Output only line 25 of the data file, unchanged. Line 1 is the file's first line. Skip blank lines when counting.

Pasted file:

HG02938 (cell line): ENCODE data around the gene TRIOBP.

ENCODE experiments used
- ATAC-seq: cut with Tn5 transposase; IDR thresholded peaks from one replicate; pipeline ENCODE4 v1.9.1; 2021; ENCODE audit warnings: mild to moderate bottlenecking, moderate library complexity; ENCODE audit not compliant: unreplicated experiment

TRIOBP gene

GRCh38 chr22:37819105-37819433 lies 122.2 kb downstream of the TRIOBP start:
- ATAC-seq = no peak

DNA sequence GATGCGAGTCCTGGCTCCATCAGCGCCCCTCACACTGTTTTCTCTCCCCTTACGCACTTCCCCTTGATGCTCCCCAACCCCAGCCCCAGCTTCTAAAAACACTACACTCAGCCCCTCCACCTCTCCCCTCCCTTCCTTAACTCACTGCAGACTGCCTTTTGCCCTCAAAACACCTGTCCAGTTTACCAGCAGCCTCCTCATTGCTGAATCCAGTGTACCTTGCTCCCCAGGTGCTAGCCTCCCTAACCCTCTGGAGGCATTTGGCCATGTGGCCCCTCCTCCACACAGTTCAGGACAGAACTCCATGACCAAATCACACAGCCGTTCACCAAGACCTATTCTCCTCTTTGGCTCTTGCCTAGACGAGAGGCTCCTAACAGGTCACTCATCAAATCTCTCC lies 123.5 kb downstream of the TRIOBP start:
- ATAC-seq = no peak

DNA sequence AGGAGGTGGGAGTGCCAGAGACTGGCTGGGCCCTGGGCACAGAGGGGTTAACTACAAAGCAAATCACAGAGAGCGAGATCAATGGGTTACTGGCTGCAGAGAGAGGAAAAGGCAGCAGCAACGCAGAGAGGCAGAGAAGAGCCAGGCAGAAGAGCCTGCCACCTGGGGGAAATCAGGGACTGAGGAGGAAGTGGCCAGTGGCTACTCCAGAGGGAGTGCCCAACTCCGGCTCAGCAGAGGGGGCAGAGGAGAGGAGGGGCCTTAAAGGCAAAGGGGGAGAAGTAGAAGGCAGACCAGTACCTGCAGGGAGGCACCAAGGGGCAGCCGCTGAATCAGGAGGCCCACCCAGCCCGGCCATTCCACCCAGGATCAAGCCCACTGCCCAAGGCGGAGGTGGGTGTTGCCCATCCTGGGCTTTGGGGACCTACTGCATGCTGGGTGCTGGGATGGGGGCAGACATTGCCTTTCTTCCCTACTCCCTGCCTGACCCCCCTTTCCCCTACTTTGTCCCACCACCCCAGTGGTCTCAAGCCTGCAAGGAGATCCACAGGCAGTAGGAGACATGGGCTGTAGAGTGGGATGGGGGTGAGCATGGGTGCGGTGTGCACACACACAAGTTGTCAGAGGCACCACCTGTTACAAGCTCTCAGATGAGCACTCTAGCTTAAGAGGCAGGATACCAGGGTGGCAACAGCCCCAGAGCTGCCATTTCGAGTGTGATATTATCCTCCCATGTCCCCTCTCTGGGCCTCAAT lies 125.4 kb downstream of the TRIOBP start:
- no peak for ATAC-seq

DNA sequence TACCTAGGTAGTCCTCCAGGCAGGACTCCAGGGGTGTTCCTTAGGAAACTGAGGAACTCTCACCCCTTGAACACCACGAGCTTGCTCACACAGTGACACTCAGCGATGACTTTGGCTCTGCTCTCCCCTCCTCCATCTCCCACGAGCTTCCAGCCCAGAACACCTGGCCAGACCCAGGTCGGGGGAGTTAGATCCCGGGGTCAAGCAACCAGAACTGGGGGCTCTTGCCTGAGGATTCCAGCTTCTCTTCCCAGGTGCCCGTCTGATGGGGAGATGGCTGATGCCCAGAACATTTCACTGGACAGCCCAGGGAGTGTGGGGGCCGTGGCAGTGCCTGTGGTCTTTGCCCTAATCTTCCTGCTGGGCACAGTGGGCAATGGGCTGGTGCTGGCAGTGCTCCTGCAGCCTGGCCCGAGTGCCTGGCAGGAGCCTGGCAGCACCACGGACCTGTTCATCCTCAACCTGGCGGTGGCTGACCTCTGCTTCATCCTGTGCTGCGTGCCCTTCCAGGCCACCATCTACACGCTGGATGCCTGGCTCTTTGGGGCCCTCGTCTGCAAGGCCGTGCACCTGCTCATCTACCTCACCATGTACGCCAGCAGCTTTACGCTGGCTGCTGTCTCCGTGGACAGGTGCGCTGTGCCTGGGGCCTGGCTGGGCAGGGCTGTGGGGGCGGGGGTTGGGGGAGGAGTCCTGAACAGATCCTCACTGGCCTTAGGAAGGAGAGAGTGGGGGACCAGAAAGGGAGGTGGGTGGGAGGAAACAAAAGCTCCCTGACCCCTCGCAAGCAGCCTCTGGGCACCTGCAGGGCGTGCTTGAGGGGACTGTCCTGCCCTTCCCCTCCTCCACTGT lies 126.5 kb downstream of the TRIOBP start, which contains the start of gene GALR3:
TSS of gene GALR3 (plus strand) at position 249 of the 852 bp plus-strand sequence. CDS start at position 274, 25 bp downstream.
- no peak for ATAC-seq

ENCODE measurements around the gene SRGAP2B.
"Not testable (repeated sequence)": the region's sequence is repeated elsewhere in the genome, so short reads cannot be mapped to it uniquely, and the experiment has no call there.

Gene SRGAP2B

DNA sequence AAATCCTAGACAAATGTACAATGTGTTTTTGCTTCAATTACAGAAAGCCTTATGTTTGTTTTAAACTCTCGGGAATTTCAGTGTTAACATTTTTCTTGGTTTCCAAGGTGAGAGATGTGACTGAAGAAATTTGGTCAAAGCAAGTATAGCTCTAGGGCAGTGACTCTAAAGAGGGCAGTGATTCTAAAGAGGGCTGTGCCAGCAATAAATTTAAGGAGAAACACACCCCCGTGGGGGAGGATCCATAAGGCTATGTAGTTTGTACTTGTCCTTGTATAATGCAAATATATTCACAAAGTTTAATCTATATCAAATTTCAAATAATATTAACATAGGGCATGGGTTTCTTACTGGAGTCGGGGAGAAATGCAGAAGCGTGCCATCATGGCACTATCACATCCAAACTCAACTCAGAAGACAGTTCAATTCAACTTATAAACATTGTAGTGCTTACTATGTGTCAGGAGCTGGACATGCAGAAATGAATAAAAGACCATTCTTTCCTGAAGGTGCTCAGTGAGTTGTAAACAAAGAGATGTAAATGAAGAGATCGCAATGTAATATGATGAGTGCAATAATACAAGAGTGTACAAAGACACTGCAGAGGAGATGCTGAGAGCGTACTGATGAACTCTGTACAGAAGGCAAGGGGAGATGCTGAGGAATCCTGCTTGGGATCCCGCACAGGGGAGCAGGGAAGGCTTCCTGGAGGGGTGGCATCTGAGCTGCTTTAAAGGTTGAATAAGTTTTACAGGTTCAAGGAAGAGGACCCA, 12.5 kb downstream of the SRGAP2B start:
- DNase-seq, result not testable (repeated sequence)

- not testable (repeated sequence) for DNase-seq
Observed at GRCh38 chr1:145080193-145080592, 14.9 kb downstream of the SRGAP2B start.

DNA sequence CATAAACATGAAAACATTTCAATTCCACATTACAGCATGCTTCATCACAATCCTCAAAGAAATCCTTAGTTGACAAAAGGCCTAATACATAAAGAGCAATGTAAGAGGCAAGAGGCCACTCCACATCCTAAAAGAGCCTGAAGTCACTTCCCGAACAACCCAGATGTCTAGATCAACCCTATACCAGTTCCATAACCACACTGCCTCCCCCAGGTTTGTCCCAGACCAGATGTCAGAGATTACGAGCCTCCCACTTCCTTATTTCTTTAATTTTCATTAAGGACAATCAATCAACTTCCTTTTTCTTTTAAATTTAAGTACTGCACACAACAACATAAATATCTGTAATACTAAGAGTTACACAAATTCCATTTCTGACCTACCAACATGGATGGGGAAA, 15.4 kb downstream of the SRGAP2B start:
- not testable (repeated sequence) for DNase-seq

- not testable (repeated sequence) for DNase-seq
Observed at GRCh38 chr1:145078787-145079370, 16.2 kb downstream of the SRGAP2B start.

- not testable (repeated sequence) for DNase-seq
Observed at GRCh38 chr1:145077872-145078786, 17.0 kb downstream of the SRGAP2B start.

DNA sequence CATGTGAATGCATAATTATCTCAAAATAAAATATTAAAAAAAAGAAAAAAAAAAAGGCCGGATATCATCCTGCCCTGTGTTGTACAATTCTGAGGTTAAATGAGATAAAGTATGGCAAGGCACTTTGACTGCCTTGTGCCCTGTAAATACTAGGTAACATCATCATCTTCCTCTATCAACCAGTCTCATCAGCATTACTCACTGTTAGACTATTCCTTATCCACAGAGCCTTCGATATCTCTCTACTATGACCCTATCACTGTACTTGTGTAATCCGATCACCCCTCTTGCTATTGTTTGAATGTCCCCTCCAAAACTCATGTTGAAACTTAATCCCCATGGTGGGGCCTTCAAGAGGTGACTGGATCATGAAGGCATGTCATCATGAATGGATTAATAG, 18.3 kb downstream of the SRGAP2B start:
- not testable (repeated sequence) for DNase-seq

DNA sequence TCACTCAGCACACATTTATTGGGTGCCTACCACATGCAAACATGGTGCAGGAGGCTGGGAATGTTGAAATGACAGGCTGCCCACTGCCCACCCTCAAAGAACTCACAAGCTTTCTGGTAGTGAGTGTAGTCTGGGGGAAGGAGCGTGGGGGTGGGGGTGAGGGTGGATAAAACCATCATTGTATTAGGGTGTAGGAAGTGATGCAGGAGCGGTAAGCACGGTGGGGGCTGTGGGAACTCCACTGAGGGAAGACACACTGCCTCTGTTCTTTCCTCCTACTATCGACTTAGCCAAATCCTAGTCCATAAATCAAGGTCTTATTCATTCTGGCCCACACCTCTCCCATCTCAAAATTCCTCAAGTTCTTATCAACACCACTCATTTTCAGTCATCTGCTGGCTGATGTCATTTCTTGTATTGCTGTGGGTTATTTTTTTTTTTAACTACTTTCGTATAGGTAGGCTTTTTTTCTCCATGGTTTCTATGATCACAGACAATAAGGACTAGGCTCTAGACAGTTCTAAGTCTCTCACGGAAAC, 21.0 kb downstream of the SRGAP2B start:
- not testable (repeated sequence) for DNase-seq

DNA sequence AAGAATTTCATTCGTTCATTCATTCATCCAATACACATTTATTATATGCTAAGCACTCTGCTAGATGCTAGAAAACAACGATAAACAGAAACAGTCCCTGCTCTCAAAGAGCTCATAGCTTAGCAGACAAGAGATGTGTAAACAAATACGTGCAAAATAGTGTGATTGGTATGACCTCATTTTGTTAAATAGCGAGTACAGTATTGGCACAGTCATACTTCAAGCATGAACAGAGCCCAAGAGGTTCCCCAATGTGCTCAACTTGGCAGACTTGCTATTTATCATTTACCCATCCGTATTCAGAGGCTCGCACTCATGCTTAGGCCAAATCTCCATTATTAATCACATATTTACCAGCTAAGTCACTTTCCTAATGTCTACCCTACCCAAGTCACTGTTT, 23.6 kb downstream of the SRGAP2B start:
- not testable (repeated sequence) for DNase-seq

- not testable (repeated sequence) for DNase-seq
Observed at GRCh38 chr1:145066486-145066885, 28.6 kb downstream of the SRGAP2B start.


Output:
- not testable (repeated sequence) for DNase-seq